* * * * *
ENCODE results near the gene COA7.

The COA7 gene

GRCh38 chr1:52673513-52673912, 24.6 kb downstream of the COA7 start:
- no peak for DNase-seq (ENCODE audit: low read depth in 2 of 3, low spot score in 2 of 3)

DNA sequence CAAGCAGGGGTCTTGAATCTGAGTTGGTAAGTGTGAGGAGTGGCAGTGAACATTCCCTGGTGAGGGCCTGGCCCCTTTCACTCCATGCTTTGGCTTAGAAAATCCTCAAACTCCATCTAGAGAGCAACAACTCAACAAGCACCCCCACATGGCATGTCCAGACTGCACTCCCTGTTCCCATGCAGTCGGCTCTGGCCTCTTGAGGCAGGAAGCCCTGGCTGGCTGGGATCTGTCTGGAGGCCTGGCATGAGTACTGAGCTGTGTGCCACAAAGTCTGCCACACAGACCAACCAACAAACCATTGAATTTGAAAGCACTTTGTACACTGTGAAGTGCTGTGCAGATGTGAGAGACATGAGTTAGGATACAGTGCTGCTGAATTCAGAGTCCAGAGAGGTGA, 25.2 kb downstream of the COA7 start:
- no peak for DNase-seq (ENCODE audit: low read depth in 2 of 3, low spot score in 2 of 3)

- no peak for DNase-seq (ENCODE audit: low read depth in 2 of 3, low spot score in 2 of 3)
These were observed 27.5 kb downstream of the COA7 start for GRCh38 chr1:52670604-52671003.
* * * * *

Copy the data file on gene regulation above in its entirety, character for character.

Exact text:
ENCODE results near the gene COA7.

The COA7 gene

GRCh38 chr1:52673513-52673912, 24.6 kb downstream of the COA7 start:
- no peak for DNase-seq (ENCODE audit: low read depth in 2 of 3, low spot score in 2 of 3)

DNA sequence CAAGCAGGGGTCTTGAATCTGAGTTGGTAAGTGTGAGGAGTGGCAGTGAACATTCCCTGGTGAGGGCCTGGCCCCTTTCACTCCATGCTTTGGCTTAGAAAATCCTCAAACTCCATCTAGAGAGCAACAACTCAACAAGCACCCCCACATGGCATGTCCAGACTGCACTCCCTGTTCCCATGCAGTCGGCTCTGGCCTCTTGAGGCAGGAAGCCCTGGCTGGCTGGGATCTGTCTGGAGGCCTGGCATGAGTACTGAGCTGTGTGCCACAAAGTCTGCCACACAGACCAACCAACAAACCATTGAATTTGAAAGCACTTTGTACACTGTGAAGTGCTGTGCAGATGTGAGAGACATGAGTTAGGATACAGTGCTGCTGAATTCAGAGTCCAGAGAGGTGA, 25.2 kb downstream of the COA7 start:
- no peak for DNase-seq (ENCODE audit: low read depth in 2 of 3, low spot score in 2 of 3)

- no peak for DNase-seq (ENCODE audit: low read depth in 2 of 3, low spot score in 2 of 3)
These were observed 27.5 kb downstream of the COA7 start for GRCh38 chr1:52670604-52671003.